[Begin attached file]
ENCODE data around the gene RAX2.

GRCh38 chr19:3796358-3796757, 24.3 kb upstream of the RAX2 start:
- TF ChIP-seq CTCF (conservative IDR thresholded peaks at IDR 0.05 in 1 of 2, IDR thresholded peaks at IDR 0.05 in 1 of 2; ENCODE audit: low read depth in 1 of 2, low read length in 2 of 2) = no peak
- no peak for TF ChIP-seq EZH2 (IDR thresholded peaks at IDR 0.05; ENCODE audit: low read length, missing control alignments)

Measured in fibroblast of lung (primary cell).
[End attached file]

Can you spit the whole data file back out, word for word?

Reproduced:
ENCODE data around the gene RAX2.

GRCh38 chr19:3796358-3796757, 24.3 kb upstream of the RAX2 start:
- TF ChIP-seq CTCF (conservative IDR thresholded peaks at IDR 0.05 in 1 of 2, IDR thresholded peaks at IDR 0.05 in 1 of 2; ENCODE audit: low read depth in 1 of 2, low read length in 2 of 2) = no peak
- no peak for TF ChIP-seq EZH2 (IDR thresholded peaks at IDR 0.05; ENCODE audit: low read length, missing control alignments)

Measured in fibroblast of lung (primary cell).